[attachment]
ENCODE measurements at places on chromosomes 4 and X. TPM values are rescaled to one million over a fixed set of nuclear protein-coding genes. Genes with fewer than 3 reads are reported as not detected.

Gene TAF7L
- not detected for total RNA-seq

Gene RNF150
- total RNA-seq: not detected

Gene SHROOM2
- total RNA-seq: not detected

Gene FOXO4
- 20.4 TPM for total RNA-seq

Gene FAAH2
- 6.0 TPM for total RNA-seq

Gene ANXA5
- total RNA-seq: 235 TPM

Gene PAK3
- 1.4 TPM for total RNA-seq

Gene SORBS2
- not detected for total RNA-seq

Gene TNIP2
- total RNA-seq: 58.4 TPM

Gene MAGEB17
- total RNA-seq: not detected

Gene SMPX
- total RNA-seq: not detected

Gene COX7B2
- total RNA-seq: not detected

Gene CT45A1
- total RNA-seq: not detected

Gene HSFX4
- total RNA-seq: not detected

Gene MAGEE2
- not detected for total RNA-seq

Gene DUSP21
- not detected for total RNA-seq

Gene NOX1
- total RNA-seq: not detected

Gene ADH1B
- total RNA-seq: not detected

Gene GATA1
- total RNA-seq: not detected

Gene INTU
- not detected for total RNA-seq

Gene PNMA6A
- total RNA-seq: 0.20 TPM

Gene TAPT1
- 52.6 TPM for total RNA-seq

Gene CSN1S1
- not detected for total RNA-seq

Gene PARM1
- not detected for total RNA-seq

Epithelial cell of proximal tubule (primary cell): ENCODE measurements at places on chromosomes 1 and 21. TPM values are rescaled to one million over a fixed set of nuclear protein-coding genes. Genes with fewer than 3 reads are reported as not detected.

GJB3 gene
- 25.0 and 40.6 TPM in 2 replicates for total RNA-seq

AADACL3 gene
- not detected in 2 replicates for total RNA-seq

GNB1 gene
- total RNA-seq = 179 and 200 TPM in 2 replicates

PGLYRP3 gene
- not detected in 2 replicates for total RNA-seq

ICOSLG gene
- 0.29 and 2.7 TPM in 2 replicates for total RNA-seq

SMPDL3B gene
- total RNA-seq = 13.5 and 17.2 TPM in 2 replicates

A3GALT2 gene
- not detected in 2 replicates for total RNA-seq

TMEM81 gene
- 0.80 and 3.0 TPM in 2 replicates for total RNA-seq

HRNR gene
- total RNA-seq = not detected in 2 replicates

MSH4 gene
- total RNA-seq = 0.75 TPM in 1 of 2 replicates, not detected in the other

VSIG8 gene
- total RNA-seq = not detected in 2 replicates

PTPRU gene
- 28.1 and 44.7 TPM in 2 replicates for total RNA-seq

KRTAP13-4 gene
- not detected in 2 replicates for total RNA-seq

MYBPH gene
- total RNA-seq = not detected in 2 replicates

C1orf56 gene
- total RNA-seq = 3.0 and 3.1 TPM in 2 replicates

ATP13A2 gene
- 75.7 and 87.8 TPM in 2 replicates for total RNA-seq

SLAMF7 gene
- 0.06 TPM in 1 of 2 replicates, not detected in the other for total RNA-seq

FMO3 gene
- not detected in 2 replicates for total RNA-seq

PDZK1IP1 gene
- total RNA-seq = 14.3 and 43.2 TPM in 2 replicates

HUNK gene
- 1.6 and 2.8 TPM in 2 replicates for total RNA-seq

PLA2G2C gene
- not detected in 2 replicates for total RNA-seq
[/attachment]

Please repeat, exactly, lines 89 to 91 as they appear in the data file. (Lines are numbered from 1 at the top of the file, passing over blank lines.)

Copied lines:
HUNK gene
- 1.6 and 2.8 TPM in 2 replicates for total RNA-seq

PLA2G2C gene